Hersonissos is the top dive resort on Crete, with underwater attractions ranging from the wreckage of a WWII Luftwaffe fighter and a French cargo ship to offshore isles such as Dia surrounded by dramatic rock walls and huge boulders. Sea life here includes big fish such as grouper (some more than a metre long) and trevally and a host of smaller creatures. On land, trek through mountain gorges and discover Europe's oldest civilisation at archaeological sites, shop in Heraklion's markets and enjoy jetpacks banana-boat rides and more. Non-divers can discover marine creatures at Aquaworld Aquarium & Reptile Rescue Centre and the local party scene is infamous.
The waters around Corfu, meanwhile, lure divers with spectacular dive sites close to small resorts such as Paleokastritsa on the west coast, or Kassiopi, where dense shoals of silver fish swim around cliff walls and rock arches. Huge groupers lurk in underwater caves, and at Nissopoulo, a tiny islet just half a mile (1km) from Kassiopi divers can discover an ancient Roman wreck. For shopping and sightseeing in Corfu, head for Corfu Town, with an historic centre filled with elegant old Venetian townhouses and a panoramic view from the impressive Palaió Froúrio fortress.
Awesome rock formations, dramatic shipwrecks including the colossal skeleton of the Alcione C and diverse marine life protected by conservation areas make Corsica France's finest dive destination.
At La Revellata, eagle rays, stingrays and tuna swim in a coral canyon that slopes from the shallows into deeper water, while shoals of big grouper loiter around the Peelu shoals. Wreck connoisseurs, meanwhile, rate the World War II B-17 bomber that lies off Calvi as one of Corsica's best dives.
On land, the fourth largest island in the Med offers sandy beaches, blue seas, tidy olive groves and vineyards as well as wild mountain scenery and historic towns like Calvi, where a steep-walled citadel looms over a harbour packed with gleaming yachts. Corte, once the island's capital, stands high above granite slopes, wildflower meadows and pine forests and lively Ajaccio is famed as the birthplace of Napoleon Bonaparte.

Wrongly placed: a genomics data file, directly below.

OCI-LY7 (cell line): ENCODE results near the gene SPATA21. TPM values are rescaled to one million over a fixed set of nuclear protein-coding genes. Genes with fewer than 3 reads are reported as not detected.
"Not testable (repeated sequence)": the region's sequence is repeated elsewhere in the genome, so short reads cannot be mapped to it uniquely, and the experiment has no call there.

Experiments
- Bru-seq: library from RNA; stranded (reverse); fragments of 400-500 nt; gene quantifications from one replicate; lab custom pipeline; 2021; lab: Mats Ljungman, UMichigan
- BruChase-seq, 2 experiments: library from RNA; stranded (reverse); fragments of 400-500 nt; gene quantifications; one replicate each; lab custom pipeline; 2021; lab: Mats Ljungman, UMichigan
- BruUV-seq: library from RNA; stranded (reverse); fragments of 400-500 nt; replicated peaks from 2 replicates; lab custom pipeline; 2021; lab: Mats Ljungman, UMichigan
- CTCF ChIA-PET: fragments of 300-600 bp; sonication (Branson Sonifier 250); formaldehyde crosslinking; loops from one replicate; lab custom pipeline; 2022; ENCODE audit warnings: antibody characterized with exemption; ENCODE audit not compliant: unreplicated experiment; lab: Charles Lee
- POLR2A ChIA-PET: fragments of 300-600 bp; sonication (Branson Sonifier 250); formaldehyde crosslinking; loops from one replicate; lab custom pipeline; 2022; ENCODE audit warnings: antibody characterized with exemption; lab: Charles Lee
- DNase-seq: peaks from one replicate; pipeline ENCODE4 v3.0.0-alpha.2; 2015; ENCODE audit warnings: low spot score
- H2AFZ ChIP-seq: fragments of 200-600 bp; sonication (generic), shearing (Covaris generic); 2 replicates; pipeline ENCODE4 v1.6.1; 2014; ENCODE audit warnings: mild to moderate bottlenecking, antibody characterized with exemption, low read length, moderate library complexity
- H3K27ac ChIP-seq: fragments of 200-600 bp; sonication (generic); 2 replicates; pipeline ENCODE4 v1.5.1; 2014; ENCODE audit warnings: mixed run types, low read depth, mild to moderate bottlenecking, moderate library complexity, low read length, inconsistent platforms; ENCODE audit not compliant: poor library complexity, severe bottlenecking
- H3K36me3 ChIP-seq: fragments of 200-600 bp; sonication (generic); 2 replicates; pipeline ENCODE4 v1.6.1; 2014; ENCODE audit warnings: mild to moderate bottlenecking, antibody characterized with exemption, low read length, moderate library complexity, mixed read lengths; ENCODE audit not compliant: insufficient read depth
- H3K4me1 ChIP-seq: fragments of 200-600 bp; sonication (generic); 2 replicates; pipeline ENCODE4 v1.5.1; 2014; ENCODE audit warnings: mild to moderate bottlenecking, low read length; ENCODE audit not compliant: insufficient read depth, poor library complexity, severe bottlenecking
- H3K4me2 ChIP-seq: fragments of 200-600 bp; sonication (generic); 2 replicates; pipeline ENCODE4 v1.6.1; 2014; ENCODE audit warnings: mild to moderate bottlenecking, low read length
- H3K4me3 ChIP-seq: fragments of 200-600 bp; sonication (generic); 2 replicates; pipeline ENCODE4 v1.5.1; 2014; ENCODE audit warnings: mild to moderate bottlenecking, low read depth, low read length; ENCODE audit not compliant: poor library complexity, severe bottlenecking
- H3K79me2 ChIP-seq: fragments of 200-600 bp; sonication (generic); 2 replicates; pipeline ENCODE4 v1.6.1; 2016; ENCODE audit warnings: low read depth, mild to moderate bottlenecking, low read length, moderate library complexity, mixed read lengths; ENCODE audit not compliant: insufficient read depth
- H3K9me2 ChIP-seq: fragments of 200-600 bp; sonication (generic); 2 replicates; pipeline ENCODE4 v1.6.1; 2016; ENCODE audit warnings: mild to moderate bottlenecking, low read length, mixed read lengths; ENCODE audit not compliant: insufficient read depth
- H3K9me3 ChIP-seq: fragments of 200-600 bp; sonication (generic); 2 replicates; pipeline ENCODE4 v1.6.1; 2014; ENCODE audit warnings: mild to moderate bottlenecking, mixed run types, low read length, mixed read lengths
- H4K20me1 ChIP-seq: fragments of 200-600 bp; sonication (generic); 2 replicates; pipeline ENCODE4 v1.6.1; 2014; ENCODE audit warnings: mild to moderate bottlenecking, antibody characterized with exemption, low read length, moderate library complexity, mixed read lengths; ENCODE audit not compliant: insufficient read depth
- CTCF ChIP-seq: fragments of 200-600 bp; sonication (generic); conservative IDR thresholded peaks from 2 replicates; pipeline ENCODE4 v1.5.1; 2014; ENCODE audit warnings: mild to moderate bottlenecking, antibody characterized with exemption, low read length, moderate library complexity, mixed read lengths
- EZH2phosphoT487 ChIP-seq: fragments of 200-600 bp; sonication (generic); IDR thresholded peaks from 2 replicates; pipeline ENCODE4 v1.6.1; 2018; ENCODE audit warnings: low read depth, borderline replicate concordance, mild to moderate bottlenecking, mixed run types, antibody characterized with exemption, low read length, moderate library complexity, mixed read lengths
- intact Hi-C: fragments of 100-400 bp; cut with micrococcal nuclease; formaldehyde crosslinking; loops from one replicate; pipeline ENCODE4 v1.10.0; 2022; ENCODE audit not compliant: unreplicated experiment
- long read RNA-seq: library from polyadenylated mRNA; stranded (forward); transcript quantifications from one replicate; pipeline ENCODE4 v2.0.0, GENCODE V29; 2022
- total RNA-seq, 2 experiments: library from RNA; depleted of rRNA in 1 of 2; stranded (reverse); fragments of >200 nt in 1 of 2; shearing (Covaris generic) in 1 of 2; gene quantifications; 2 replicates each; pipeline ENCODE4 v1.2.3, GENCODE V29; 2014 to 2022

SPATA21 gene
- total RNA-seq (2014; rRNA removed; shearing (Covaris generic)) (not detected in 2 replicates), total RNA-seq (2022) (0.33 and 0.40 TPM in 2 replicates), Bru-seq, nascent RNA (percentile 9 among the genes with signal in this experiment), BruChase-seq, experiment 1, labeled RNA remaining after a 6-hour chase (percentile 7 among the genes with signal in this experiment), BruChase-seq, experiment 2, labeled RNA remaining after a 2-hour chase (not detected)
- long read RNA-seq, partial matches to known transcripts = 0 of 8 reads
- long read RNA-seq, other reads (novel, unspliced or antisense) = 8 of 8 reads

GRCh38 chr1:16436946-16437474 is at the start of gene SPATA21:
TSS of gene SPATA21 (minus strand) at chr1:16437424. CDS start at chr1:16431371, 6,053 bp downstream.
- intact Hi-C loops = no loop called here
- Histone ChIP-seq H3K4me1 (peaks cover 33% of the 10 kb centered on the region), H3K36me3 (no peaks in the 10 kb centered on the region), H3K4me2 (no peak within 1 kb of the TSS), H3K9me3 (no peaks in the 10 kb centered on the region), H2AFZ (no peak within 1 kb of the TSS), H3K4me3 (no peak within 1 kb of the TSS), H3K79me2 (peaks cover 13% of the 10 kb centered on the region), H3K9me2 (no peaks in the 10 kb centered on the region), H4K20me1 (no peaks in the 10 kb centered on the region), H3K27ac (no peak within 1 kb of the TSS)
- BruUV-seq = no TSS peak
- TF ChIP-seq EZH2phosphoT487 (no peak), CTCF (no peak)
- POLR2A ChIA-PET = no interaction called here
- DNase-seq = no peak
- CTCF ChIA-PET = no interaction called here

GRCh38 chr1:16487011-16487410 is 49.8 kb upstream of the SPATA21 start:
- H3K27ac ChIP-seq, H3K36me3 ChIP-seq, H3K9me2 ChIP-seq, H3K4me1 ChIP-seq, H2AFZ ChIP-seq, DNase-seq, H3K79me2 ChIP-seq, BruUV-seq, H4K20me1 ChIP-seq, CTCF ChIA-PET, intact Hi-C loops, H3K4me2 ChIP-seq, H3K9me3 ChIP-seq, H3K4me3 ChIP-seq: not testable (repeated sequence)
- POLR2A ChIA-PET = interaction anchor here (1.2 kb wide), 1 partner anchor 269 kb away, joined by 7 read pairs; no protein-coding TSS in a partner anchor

Wreck dives, caves and walls are the big attractions along Croatia's rocky shores and around its hundreds of isles.
Pula is the hub for diving half a dozen World War I and World War II wrecks where colourful cardinal fish and schools of mullet swarm, but you'll need advanced diver certification to dive most of them as they lie too deep for open water divers. More accessible wrecks include the Vis, a Yugoslav navy warship scuttled in 2016 and the Taranto, an Italian freighter that sank off Dubrovnik in 1943 and lies only 12m down.
Off Croatia’s islands Krk and Vis, you can dive the luminous blue Bisevo Grotto, a huge underwater cave. Off Brač, Croatia's biggest island, stalactites and stalagmites decorate two even bigger caverns filled with colourful corals and sponges.
Above water, Croatia offers outdoor adventures ranging from sea kayaking around the uninhabited Elafiti islands to whitewater rafting on the Cetina River. History lovers are spoilt for choice at Dubrovnik, huddled within its ring of spectacular fortifications. Hungry divers will like hearty Croatian dishes such as crni rizot (squid ink risotto) and brudet, a spicy seafood stew.